Frank v. Esposito, Defendant-appellant, v. United States of America, Appellee.united States of America, Appellant, v. Frank v. Esposito, Appellee, 415 F.2d 1112 (9th Cir. 1969)Annotate this Case
August 19, 1969
Frank Vincent Esposito, in pro per.
Joseph L. Ward, U. S. Atty., Las Vegas, Nev., Mervyn Hamburg, Atty., Dept. of Justice, Washington, D. C., for appellee.
Before CHAMBERS and BROWNING, Circuit Judges, and KILKENNY, District Judge*
With other persons, appellant was charged in three separate indictments with, (1) unlawful sale of heroin, 21 U.S.C. § 174, (2) unlawful sale of marihuana, 21 U.S.C. § 176a, and (3) another violation of § 176a. Initially, he pleaded not guilty to all three indictments. Appellant and his co-defendants were tried and convicted on the heroin charge. After this conviction, appellant and his co-defendants entered pleas of guilty to the marihuana indictments.
Subsequently, appellant filed motions1 to vacate his sentences charging, (1) on the heroin conviction, that the judge gave an erroneous instruction on the entrapment defense and that neither the judge nor retained counsel advised appellant of his right to appeal, and (2) on the marihuana sentences, he charged that the judge failed to ascertain if the guilty pleas were made voluntarily with understanding of the nature of the charges.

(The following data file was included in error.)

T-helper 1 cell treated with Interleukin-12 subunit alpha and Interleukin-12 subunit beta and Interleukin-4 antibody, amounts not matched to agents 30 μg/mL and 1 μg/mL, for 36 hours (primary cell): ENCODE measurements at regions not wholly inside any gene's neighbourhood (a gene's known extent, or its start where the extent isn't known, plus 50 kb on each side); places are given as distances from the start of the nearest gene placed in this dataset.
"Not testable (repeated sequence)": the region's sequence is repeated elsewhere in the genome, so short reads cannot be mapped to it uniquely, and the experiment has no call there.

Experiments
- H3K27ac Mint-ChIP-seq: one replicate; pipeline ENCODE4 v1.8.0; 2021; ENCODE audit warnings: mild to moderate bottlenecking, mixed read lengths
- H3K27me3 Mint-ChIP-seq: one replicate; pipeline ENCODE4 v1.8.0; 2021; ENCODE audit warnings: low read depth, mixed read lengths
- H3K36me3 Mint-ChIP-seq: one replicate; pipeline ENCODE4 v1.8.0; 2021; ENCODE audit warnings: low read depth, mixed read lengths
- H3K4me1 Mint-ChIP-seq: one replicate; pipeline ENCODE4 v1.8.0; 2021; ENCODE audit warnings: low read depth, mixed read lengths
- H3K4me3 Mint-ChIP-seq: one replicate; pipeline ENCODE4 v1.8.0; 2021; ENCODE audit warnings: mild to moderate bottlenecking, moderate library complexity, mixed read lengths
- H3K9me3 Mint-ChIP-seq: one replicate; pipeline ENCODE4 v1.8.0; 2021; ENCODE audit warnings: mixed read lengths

On the heroin conviction, the judge reviewed the record, did not grant a hearing and denied the motion to vacate. He set aside the pleas of guilty and sentences in the marihuana cases because of failure of the trial judge to fully comply with the requirements of Rule 11, F.R.Crim.P. Appellant appeals from the denial of his heroin motion. The Government appeals from the granting of the motions in the marihuana cases.
The trial judge did not have the benefit of Rodriquez v. United States, 395 U.S. 327, 89 S. Ct. 1715, 23 L. Ed. 2d 340 (June 2, 1969), when denying appellant's petition in the heroin case. We return the cause to him for a hearing in the light of that decision.
On the Government's appeal, the cause is remanded to the trial court with instructions to set aside its order and grant hearings to determine if guilty pleas were voluntarily made with full understanding of the nature of the charges and the consequences of the pleas. In setting aside the convictions, the trial judge relied on Heiden v. United States, 353 F.2d 53 (9th Cir. 1965). He did not have the advantage of Castro v. United States, 396 F.2d 345 (9th Cir. 1968), expressly limiting the effect of Heiden, to cases in which pleas of guilty were received prior to November 2, 1965. Here, the pleas were received on April 14, 1965.